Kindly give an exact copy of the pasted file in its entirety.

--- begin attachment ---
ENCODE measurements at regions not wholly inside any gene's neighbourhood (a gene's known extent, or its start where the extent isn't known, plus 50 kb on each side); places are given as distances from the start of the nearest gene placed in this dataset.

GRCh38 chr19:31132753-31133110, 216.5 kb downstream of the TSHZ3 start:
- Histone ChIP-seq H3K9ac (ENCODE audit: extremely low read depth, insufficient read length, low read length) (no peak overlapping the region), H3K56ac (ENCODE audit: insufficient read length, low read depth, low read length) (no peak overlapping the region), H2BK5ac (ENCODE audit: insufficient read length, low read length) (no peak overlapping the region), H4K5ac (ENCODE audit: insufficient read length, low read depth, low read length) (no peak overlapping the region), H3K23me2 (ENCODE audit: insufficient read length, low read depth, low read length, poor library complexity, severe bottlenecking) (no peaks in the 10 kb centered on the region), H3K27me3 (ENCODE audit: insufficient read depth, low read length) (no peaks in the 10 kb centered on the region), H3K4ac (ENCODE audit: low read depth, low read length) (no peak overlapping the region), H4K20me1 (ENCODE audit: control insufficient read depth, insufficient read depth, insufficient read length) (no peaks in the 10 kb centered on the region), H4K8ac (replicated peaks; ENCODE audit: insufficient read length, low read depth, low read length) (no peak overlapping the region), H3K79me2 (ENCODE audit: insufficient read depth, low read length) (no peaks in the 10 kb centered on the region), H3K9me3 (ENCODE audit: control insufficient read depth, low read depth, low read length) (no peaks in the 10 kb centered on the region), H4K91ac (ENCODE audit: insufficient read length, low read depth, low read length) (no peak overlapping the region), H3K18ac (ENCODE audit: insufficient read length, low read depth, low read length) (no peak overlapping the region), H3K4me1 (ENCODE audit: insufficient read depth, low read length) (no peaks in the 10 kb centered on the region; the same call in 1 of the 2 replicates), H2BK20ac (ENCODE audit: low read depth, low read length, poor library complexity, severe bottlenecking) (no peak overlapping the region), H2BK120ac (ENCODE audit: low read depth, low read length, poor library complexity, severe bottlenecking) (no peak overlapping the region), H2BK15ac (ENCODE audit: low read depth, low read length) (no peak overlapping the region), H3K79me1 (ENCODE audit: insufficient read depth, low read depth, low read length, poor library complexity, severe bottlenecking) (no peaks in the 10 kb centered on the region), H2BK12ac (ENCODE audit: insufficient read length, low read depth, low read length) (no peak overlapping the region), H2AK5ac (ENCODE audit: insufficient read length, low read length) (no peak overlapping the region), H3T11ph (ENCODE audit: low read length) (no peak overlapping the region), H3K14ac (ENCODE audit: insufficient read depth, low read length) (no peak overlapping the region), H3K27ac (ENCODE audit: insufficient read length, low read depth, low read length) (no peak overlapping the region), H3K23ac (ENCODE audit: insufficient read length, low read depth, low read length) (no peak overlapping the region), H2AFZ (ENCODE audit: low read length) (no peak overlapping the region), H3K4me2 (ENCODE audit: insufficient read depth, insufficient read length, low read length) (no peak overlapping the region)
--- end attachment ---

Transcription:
ENCODE measurements at regions not wholly inside any gene's neighbourhood (a gene's known extent, or its start where the extent isn't known, plus 50 kb on each side); places are given as distances from the start of the nearest gene placed in this dataset.

GRCh38 chr19:31132753-31133110, 216.5 kb downstream of the TSHZ3 start:
- Histone ChIP-seq H3K9ac (ENCODE audit: extremely low read depth, insufficient read length, low read length) (no peak overlapping the region), H3K56ac (ENCODE audit: insufficient read length, low read depth, low read length) (no peak overlapping the region), H2BK5ac (ENCODE audit: insufficient read length, low read length) (no peak overlapping the region), H4K5ac (ENCODE audit: insufficient read length, low read depth, low read length) (no peak overlapping the region), H3K23me2 (ENCODE audit: insufficient read length, low read depth, low read length, poor library complexity, severe bottlenecking) (no peaks in the 10 kb centered on the region), H3K27me3 (ENCODE audit: insufficient read depth, low read length) (no peaks in the 10 kb centered on the region), H3K4ac (ENCODE audit: low read depth, low read length) (no peak overlapping the region), H4K20me1 (ENCODE audit: control insufficient read depth, insufficient read depth, insufficient read length) (no peaks in the 10 kb centered on the region), H4K8ac (replicated peaks; ENCODE audit: insufficient read length, low read depth, low read length) (no peak overlapping the region), H3K79me2 (ENCODE audit: insufficient read depth, low read length) (no peaks in the 10 kb centered on the region), H3K9me3 (ENCODE audit: control insufficient read depth, low read depth, low read length) (no peaks in the 10 kb centered on the region), H4K91ac (ENCODE audit: insufficient read length, low read depth, low read length) (no peak overlapping the region), H3K18ac (ENCODE audit: insufficient read length, low read depth, low read length) (no peak overlapping the region), H3K4me1 (ENCODE audit: insufficient read depth, low read length) (no peaks in the 10 kb centered on the region; the same call in 1 of the 2 replicates), H2BK20ac (ENCODE audit: low read depth, low read length, poor library complexity, severe bottlenecking) (no peak overlapping the region), H2BK120ac (ENCODE audit: low read depth, low read length, poor library complexity, severe bottlenecking) (no peak overlapping the region), H2BK15ac (ENCODE audit: low read depth, low read length) (no peak overlapping the region), H3K79me1 (ENCODE audit: insufficient read depth, low read depth, low read length, poor library complexity, severe bottlenecking) (no peaks in the 10 kb centered on the region), H2BK12ac (ENCODE audit: insufficient read length, low read depth, low read length) (no peak overlapping the region), H2AK5ac (ENCODE audit: insufficient read length, low read length) (no peak overlapping the region), H3T11ph (ENCODE audit: low read length) (no peak overlapping the region), H3K14ac (ENCODE audit: insufficient read depth, low read length) (no peak overlapping the region), H3K27ac (ENCODE audit: insufficient read length, low read depth, low read length) (no peak overlapping the region), H3K23ac (ENCODE audit: insufficient read length, low read depth, low read length) (no peak overlapping the region), H2AFZ (ENCODE audit: low read length) (no peak overlapping the region), H3K4me2 (ENCODE audit: insufficient read depth, insufficient read length, low read length) (no peak overlapping the region)